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DraftKings also got creative. Its “iGaming” product, a traditional online casino currently operating in three states, did well during the pandemic as more casino players were stuck at home but still had an itch to play slots. But the company also jumped onto another gaming trend: esports. The esports market is growing, though the economic model isn’t fully baked. The best gamers can score pro-athlete-level salaries (esports star Tyler “Ninja” Blevins has millions of fans and was reportedly paid between $20 million –30 million to join Microsoft’s Mixer esports service). However, the platforms haven’t been able to monetize that popularity (Mixer shut down this July, less than a year after Blevins joined). But esports gave DraftKings a new venue for gambling — with everyone stuck at home, sports that can be played from a self-quarantined home were at a premium. DraftKings inserted itself between the new supply of gamers and the new supply of eyeballs, and found a way to monetize them.
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The company also introduced other new things to bet on: For example, it has allowed bettors to enter free-to-play popularity pools for Netflix’s Tiger King back when that was a thing. It also let players place wagers on political debates, weather forecasts, and reality shows like Shark Tank, Survivor, and Top Chef.
That made DraftKings’ last quarter better than it could have been, all things considered (though earnings still fell short of expectations). The company anticipates 22% to 37% revenue growth in the second half of the year per the Wall Street Journal. DraftKings isn’t hurting for cash, either, with $1.2 billion on hand and no debt.
The surge of interest from amateur day traders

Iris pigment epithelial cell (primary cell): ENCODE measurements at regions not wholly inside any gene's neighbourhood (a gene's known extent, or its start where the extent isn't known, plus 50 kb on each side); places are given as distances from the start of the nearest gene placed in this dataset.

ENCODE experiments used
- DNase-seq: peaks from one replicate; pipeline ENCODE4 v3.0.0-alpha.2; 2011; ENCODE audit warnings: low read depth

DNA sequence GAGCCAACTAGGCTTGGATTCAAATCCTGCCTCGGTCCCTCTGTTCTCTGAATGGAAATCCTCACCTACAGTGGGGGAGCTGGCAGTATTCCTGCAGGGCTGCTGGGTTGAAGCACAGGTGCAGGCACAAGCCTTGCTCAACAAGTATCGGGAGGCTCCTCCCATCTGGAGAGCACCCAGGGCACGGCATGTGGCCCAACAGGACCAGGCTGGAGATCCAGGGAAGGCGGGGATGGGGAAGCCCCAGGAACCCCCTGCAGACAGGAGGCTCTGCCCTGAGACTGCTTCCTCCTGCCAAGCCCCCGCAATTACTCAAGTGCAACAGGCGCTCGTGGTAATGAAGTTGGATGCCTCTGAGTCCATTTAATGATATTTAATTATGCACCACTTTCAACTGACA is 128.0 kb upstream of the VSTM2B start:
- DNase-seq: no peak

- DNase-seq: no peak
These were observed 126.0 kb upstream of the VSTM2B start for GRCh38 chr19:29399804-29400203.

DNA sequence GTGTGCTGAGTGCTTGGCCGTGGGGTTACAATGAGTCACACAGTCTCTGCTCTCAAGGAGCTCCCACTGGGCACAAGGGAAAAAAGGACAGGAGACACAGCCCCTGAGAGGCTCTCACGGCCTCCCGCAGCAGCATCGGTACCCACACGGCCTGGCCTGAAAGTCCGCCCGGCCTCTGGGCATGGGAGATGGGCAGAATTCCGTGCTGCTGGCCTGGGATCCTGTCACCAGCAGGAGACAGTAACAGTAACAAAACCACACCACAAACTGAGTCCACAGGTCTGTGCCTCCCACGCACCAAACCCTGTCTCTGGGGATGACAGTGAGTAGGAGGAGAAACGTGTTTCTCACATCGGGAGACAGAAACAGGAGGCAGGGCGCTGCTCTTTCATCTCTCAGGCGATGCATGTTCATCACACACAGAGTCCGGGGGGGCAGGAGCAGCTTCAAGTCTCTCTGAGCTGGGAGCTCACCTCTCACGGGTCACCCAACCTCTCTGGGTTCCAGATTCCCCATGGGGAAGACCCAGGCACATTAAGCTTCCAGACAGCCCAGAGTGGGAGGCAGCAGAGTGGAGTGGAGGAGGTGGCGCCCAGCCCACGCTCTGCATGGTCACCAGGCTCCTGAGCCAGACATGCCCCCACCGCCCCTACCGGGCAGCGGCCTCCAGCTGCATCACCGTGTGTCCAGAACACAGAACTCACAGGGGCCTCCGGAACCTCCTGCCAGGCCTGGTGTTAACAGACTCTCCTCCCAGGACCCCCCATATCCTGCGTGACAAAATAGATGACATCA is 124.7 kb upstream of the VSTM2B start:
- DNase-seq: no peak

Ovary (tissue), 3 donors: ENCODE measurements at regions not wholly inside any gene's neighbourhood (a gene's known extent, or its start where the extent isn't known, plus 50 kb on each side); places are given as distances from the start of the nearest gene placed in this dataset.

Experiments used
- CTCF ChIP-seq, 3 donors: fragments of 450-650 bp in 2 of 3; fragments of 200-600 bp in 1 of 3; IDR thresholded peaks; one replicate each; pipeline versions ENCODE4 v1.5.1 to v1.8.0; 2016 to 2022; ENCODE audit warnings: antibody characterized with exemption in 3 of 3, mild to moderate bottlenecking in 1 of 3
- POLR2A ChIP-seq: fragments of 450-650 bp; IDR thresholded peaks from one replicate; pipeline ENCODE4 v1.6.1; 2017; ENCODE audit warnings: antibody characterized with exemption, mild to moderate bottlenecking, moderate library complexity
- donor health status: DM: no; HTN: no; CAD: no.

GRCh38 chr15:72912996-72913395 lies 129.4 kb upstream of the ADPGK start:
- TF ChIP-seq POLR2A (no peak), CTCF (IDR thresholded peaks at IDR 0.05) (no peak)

DraftKings’ rising share price doesn’t just reflect its deft shift into different kinds of gambling. The stock has also been popular with day traders on apps like Robinhood. According to data from Robintrack.net (which Robinhood shut down last week), DraftKings is the 62nd most popular stock on the site, just ahead of the S&P 500 index fund. The S&P has a market capitalization of $300 billion. DraftKings’ is $12 billion.
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Clearly, individual investors are bullish on DraftKings. And why wouldn’t they be? Every investor worries — accurately — that hedge funds with multimillion-dollar data budgets and vast teams of analysts will spot changes in the business before they do. So the safest stocks for individual investors are, paradoxically, the ones where analyzing the business consists entirely of guesswork. With the pandemic still posing a threat to professional sports, buyers might be right, or they might be wrong, but they’re playing a fair game. Buying a stock when the company’s results are uncertain is a bit like owning a lottery ticket — both in the sense that it’s a bet that has a good chance of turning out poorly and a small chance of making money. Plus, it offers the buyer the chance to imagine, for a while, what they’d do if this turned out to be the decision that made them rich (for a recent example of this mindset, see the rally around Hertz’s essentially worthless stock).
And Robinhood’s user interface clearly borrows from gambling and other forms of addictive gamification — there’s a peppy, high-energy design, gobs of social proof (a form of mob mentality, where people copy one another as a form of influence), giveaways for heavy players, almost every trick perfected in Macau and Las Vegas has been redeployed on the app (aside from comping traders’ drinks). All told, there is a simple explanation for DraftKings’ stock performance: In the before times when live sports was still kicking, gamblers placed their bets on DraftKings. Now, many of them have transferred that pent-up demand for betting by gambling via Robinhood — but rather than gambling with DraftKings, they can gamble on it instead.